|ELA.12.C.1.3:|| Write arguments to support claims based on an in-depth analysis of topics or texts using valid reasoning and credible evidence from sources, elaboration, and demonstrating a thorough understanding of the subject.|
Clarification 1: See Writing Types and Elaborative Techniques.
Clarification 2: These written works will take longer and are meant to reflect thorough research and analysis.
|ELA.12.C.1.4:|| Write an in-depth analysis of complex texts using logical organization and appropriate tone and voice, demonstrating a thorough understanding of the subject. |
|ELA.12.C.1.5:|| Improve writing by considering feedback from adults, peers, and/or online editing tools, revising to enhance purpose, clarity, structure, and style. |
|ELA.12.C.2.1:|| Present information orally, with a logical organization, coherent focus, and credible evidence while employing effective rhetorical devices where appropriate.|
Clarification 1: At this grade level, the emphasis is on the content, but students are still expected to follow earlier expectations: appropriate volume, pronunciation, and pacing. Students will be using rhetorical devices as introduced in the 11th grade benchmark. Added to this grade level is a responsiveness to the needs of the audience and adapting to audience response. Students will read the nonverbal cues of the audience to do this. Students first learned nonverbal cues in elementary for this benchmark.
Clarification 2: For further guidance, see the Secondary Oral Communication Rubric.
|ELA.12.C.3.1:|| Follow the rules of standard English grammar, punctuation, capitalization, and spelling appropriate to grade level. |
|ELA.12.C.4.1:|| Conduct research on a topical issue to answer a question and synthesize information from a variety of sources.|
Clarification 1: While the benchmark does require that students consult multiple sources, there is no requirement that they use every source they consult. Part of the skill in researching is discernment—being able to tell which information is relevant and which sources are trustworthy enough to include.
|ELA.12.C.5.1:|| Design and evaluate digital presentations for effectiveness.|
Clarification 1: The presentation may be delivered live or delivered as a stand-alone digital experience.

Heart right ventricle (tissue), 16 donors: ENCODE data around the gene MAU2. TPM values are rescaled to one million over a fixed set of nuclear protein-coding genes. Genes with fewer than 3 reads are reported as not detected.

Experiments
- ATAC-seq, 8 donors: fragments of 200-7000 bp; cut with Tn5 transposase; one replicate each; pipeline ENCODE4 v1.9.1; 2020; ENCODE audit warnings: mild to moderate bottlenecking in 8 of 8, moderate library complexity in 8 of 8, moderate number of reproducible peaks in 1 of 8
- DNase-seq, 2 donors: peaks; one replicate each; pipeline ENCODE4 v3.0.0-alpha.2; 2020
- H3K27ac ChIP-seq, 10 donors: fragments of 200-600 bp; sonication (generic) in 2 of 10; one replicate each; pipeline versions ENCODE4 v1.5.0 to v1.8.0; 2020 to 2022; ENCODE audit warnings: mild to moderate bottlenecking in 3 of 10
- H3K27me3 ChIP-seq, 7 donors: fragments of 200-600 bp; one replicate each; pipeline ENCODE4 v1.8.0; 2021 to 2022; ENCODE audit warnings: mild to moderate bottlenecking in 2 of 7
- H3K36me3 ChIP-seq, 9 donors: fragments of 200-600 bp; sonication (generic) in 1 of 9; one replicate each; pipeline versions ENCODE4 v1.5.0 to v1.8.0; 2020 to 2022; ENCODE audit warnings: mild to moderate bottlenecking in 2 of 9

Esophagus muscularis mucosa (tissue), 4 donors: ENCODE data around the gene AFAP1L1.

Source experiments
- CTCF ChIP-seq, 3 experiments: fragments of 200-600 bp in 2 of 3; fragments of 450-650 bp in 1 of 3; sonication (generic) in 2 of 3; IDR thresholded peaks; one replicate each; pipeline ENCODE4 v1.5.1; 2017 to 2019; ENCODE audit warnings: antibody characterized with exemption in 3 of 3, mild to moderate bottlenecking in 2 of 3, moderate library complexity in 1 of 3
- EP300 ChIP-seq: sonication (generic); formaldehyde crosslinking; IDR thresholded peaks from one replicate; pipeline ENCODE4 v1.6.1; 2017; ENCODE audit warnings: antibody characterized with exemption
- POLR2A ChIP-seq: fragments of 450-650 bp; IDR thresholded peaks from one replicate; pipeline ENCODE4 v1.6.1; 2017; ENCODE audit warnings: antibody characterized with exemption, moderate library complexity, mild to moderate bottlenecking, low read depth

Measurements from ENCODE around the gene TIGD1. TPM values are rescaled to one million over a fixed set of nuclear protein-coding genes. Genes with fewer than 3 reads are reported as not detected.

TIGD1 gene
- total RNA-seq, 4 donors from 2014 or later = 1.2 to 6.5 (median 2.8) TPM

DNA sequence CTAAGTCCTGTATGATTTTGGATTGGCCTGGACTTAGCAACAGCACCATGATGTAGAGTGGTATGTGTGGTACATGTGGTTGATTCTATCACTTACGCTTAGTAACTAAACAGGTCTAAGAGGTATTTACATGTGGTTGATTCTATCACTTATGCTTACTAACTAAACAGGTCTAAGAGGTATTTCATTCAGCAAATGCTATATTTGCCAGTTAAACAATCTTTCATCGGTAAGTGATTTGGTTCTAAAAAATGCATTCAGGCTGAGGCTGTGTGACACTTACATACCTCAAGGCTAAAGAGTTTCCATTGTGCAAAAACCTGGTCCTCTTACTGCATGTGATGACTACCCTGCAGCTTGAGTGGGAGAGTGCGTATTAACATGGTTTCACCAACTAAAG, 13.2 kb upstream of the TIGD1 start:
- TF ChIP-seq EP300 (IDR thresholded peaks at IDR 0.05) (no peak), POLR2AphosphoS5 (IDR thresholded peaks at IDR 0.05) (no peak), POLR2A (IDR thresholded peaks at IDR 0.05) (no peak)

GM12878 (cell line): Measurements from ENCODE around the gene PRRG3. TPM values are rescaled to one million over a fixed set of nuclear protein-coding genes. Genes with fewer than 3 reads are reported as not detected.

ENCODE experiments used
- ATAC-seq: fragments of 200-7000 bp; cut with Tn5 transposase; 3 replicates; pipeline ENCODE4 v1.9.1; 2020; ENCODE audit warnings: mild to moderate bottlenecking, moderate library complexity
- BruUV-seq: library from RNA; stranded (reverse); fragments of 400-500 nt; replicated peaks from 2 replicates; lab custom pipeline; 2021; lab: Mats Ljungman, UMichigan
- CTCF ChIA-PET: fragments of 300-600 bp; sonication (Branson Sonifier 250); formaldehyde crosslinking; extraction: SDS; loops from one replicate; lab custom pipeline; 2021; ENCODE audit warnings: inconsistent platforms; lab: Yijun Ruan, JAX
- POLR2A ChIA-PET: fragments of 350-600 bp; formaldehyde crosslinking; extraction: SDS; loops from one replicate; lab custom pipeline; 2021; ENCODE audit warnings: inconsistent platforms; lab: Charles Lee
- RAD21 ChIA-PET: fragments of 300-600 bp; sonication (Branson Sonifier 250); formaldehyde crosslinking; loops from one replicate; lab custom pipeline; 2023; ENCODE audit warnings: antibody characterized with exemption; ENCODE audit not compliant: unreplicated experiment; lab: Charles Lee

|ELA.12.C.5.2:|| Create, publish, and share multimedia texts through a variety of digital formats. |
|ELA.12.V.1.1:|| Integrate academic vocabulary appropriate to grade level in speaking and writing.|
Clarification 1: To integrate vocabulary, students will apply the vocabulary they have learned to authentic speaking and writing tasks independently. This use should be intentional, beyond responding to a prompt to use a word in a sentence.
Clarification 2: Academic vocabulary appropriate to grade level refers to words that are likely to appear across subject areas for the current grade level and beyond, vital to comprehension, critical for academic discussions and writing, and usually require explicit instruction.
|ELA.K12.EE.1.1:|| Cite evidence to explain and justify reasoning.|
K-1 Students include textual evidence in their oral communication with guidance and support from adults. The evidence can consist of details from the text without naming the text. During 1st grade, students learn how to incorporate the evidence in their writing.
2-3 Students include relevant textual evidence in their written and oral communication. Students should name the text when they refer to it. In 3rd grade, students should use a combination of direct and indirect citations.
4-5 Students continue with previous skills and reference comments made by speakers and peers. Students cite texts that they’ve directly quoted, paraphrased, or used for information. When writing, students will use the form of citation dictated by the instructor or the style guide referenced by the instructor.
6-8 Students continue with previous skills and use a style guide to create a proper citation.